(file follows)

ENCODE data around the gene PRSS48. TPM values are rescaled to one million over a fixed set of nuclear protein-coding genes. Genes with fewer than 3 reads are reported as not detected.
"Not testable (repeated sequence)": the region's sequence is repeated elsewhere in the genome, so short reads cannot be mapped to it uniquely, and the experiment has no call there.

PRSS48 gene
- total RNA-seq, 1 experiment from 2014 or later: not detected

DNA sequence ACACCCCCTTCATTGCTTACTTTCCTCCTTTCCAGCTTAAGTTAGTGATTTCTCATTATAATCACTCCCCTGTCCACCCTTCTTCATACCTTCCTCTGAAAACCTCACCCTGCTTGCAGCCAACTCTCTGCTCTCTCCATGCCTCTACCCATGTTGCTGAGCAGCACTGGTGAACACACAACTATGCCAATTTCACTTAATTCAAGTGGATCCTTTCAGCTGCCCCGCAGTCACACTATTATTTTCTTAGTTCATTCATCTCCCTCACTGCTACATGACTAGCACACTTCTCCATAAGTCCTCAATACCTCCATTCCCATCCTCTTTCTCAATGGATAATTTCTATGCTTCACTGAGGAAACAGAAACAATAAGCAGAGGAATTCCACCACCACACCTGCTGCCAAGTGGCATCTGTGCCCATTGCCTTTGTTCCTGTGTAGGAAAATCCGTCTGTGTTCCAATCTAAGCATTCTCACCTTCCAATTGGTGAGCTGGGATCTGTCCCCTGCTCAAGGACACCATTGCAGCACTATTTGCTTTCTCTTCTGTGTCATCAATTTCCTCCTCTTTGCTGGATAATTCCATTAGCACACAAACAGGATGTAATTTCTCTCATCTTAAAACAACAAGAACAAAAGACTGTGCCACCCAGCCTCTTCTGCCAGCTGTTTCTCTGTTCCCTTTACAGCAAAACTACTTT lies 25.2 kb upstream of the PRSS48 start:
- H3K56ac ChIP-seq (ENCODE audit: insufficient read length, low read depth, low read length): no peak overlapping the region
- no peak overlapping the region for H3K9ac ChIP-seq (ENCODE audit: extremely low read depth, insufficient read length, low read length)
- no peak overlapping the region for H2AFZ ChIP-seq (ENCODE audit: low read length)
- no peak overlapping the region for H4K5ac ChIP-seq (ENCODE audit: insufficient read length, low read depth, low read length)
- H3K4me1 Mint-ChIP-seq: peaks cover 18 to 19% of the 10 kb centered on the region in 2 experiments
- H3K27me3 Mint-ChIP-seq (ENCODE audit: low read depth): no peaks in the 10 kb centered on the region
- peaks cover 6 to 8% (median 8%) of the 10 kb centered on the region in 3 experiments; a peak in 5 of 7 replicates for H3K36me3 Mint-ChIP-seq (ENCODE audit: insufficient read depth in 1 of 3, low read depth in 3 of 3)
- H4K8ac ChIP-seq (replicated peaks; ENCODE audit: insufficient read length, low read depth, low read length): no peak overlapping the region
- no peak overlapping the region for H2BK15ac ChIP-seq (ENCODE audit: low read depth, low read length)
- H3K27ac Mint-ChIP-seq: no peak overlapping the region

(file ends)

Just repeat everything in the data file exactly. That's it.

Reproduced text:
ENCODE data around the gene PRSS48. TPM values are rescaled to one million over a fixed set of nuclear protein-coding genes. Genes with fewer than 3 reads are reported as not detected.
"Not testable (repeated sequence)": the region's sequence is repeated elsewhere in the genome, so short reads cannot be mapped to it uniquely, and the experiment has no call there.

PRSS48 gene
- total RNA-seq, 1 experiment from 2014 or later: not detected

DNA sequence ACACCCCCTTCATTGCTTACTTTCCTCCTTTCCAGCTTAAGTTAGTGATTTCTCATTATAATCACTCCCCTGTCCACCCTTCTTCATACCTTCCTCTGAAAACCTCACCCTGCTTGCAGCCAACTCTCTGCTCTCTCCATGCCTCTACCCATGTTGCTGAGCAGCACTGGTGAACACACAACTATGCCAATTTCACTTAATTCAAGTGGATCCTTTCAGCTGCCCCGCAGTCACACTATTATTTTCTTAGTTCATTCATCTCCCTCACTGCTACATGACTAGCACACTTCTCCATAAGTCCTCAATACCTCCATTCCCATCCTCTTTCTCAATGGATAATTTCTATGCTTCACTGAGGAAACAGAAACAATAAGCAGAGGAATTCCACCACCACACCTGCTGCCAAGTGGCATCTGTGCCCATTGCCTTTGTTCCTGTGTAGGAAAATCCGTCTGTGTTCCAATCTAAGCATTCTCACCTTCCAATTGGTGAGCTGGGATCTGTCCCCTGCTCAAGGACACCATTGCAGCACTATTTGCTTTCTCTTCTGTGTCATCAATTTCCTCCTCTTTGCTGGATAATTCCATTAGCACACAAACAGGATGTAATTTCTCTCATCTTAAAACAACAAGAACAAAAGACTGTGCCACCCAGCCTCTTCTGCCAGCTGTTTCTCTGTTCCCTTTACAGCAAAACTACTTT lies 25.2 kb upstream of the PRSS48 start:
- H3K56ac ChIP-seq (ENCODE audit: insufficient read length, low read depth, low read length): no peak overlapping the region
- no peak overlapping the region for H3K9ac ChIP-seq (ENCODE audit: extremely low read depth, insufficient read length, low read length)
- no peak overlapping the region for H2AFZ ChIP-seq (ENCODE audit: low read length)
- no peak overlapping the region for H4K5ac ChIP-seq (ENCODE audit: insufficient read length, low read depth, low read length)
- H3K4me1 Mint-ChIP-seq: peaks cover 18 to 19% of the 10 kb centered on the region in 2 experiments
- H3K27me3 Mint-ChIP-seq (ENCODE audit: low read depth): no peaks in the 10 kb centered on the region
- peaks cover 6 to 8% (median 8%) of the 10 kb centered on the region in 3 experiments; a peak in 5 of 7 replicates for H3K36me3 Mint-ChIP-seq (ENCODE audit: insufficient read depth in 1 of 3, low read depth in 3 of 3)
- H4K8ac ChIP-seq (replicated peaks; ENCODE audit: insufficient read length, low read depth, low read length): no peak overlapping the region
- no peak overlapping the region for H2BK15ac ChIP-seq (ENCODE audit: low read depth, low read length)
- H3K27ac Mint-ChIP-seq: no peak overlapping the region